Author Links:
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Announcing a New Release: Bringer of Chaos: Forged in Fire

Bringer of Chaos: Forged in Fire just came out and it sounds like a wonderful read. Here’s its blurb—
Humans created the Ultras, a genetically enhanced race, to defend mankind. Instead, Ultras became their greatest threat. With the help of traitors, humans captured half a million of the immortal warriors.

Exiled to an alien world with no tech, no tools, and no resources, their leader, Pietas, must protect his people, find food and shelter and unite them. But before he can, he must regain command from a ruthless adversary he’s fought for centuries–his brutal, merciless father.

Ultras are immortal, and no matter how they die, they come back. Reviving after death isn’t all it’s cracked up to be. Some wounds heal instantly and a few take time, but battered and broken trust? Immortals may heal, but a wound of the heart lasts forever.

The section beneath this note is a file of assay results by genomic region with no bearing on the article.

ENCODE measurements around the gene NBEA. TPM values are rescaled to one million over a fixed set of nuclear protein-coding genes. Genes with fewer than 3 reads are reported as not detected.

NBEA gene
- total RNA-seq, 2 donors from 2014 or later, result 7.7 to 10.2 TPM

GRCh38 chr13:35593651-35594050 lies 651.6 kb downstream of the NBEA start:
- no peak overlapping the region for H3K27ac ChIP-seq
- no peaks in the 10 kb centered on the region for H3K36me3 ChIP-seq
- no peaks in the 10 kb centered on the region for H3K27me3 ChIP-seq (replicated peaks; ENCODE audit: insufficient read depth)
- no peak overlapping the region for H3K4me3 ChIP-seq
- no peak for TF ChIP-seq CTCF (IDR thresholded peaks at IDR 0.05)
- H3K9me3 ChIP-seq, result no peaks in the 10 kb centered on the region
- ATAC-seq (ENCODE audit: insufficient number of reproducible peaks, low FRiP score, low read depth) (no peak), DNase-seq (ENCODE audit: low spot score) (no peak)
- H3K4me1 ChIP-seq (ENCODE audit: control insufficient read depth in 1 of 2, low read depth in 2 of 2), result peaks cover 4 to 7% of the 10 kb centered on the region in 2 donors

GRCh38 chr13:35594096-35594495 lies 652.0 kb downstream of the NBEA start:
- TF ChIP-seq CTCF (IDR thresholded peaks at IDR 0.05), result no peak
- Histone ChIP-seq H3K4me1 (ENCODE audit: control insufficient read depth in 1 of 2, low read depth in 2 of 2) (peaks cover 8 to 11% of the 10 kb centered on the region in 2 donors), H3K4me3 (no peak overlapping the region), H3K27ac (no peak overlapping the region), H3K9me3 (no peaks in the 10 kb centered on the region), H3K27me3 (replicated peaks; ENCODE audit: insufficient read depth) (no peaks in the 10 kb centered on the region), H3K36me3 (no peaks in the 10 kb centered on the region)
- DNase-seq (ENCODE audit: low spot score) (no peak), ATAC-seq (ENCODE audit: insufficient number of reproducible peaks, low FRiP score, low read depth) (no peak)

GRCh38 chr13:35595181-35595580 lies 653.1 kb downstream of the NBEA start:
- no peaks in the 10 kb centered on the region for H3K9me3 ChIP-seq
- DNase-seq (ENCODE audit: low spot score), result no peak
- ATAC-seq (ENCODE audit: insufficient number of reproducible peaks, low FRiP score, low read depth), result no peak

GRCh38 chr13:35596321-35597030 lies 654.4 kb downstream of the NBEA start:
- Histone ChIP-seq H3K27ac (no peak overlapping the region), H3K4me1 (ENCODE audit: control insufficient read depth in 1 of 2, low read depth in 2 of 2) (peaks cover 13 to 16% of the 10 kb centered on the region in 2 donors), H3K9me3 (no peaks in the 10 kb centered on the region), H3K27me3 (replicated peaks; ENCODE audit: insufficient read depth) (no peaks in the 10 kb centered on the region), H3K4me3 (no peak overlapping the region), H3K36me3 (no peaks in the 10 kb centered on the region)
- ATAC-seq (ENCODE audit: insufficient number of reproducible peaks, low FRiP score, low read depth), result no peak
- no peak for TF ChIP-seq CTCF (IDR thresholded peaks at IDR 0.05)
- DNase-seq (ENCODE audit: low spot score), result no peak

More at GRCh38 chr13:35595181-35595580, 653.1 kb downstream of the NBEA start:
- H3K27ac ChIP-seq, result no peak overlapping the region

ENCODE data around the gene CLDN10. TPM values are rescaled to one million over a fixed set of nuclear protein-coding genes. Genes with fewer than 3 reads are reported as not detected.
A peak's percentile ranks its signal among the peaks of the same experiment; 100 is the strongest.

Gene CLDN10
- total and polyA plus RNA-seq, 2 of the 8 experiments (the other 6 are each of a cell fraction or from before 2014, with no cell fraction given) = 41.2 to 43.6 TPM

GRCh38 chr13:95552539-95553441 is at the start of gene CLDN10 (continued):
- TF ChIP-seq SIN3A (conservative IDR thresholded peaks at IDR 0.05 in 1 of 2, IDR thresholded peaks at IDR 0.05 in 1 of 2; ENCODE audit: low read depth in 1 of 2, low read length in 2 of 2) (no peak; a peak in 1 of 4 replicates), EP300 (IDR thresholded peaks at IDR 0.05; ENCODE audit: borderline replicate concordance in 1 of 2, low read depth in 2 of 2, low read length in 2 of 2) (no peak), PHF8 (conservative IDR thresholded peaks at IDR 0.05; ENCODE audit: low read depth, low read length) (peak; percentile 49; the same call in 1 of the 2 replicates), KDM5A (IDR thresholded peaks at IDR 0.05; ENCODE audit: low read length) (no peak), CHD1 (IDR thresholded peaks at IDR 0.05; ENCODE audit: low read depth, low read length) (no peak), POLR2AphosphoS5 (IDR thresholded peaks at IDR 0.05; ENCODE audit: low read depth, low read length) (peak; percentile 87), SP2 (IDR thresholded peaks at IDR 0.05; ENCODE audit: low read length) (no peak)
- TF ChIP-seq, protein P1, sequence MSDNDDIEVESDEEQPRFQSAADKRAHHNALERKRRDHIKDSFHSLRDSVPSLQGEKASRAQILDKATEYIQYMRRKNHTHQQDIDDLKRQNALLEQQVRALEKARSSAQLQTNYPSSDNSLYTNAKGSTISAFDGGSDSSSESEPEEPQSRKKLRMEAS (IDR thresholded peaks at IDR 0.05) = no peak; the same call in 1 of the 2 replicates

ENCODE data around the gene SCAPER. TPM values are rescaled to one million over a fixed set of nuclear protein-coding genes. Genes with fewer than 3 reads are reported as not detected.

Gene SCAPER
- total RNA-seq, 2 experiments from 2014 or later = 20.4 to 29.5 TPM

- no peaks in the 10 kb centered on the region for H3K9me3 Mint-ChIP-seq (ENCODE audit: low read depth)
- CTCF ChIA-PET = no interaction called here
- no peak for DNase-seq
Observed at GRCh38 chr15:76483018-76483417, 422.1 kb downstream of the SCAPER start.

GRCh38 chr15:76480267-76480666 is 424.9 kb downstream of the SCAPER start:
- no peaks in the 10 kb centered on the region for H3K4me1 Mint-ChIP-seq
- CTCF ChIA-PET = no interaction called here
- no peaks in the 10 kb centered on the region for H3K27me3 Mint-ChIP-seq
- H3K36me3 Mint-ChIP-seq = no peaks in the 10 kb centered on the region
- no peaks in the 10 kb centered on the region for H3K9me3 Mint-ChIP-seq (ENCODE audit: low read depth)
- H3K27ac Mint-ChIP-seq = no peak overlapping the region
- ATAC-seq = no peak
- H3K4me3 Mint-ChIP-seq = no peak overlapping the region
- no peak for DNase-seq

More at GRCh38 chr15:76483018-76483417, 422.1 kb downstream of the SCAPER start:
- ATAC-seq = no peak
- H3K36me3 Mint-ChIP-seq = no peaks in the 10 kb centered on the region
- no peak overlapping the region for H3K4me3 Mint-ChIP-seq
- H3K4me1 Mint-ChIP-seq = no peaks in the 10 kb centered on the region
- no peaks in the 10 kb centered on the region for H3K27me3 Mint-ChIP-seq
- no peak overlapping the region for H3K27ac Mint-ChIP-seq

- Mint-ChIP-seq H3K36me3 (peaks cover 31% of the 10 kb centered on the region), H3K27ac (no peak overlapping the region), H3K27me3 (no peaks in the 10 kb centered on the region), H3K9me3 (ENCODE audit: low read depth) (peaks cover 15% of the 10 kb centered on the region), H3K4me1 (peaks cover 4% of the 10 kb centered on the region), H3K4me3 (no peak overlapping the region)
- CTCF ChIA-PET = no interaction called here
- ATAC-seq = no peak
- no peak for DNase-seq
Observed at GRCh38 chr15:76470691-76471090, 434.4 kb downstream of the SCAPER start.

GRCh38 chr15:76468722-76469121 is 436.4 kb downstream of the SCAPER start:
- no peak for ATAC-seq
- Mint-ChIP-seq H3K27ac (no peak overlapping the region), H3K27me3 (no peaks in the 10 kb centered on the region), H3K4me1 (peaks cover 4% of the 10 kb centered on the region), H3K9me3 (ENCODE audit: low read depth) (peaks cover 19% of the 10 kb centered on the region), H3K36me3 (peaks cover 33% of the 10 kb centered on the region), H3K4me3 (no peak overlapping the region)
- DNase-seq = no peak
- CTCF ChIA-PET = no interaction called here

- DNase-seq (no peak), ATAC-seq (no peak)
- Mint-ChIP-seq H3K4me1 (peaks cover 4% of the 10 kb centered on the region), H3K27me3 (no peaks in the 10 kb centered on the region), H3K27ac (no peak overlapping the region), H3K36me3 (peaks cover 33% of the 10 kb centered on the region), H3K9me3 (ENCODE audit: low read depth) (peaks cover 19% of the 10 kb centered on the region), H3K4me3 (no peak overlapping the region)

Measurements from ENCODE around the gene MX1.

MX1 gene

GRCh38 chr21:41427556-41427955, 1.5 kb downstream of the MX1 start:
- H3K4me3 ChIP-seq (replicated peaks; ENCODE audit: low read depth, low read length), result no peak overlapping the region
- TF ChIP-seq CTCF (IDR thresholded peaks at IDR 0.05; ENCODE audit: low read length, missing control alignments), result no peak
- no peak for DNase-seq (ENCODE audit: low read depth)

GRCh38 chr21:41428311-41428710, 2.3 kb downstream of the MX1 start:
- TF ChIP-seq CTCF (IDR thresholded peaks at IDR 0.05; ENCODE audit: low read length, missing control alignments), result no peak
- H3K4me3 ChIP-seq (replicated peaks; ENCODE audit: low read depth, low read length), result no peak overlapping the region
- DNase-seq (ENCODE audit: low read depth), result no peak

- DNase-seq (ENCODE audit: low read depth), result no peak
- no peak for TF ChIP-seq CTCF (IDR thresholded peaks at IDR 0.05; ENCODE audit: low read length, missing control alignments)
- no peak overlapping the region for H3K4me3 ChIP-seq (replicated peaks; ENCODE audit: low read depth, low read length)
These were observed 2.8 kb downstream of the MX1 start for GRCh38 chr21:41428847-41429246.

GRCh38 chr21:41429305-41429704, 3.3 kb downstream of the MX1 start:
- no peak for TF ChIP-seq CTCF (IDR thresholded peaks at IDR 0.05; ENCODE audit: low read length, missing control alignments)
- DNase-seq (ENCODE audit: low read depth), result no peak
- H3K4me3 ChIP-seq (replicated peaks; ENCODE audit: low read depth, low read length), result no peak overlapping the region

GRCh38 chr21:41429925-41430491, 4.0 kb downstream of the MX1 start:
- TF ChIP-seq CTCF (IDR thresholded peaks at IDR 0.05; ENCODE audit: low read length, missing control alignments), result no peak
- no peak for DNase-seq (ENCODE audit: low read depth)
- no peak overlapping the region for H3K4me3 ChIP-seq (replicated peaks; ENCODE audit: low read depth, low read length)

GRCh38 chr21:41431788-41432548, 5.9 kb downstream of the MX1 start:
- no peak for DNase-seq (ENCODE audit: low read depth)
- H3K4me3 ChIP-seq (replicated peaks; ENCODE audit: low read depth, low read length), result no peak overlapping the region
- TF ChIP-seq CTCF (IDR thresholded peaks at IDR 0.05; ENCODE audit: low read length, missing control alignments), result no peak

Genre: Science Fiction with romantic elements
Rating: PG13 for violence, no profanity or explicit content

Cover artist Brumae

And here’s its excerpt–
In this excerpt, Pietas and the search party sent to find him have become lost and have walked for hours. When he realizes they’re near a summit that will allow him to see the valley they searched for, he heads for it. Joss, the telepath and warrior he loves tries to keep him from going, insisting she has a better vantage point. Pietas suspects a trick.

“Joss. The truth this time. What are you hiding?”
While she studied him, he remained motionless. The gentle prod of her mind against his shields reminded him she’d seen his thoughts despite his best efforts. Or perhaps she’d allowed him to be aware. In the past, he’d noticed such intrusion during training but never outside it.